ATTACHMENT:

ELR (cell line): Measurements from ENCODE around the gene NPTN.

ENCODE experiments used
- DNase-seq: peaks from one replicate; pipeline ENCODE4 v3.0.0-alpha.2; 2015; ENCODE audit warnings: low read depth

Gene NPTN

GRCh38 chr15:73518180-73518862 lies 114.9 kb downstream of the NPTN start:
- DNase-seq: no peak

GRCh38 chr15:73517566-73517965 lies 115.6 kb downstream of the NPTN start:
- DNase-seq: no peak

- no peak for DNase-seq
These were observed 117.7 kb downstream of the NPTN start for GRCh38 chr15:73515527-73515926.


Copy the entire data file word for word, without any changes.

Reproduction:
ELR (cell line): Measurements from ENCODE around the gene NPTN.

ENCODE experiments used
- DNase-seq: peaks from one replicate; pipeline ENCODE4 v3.0.0-alpha.2; 2015; ENCODE audit warnings: low read depth

Gene NPTN

GRCh38 chr15:73518180-73518862 lies 114.9 kb downstream of the NPTN start:
- DNase-seq: no peak

GRCh38 chr15:73517566-73517965 lies 115.6 kb downstream of the NPTN start:
- DNase-seq: no peak

- no peak for DNase-seq
These were observed 117.7 kb downstream of the NPTN start for GRCh38 chr15:73515527-73515926.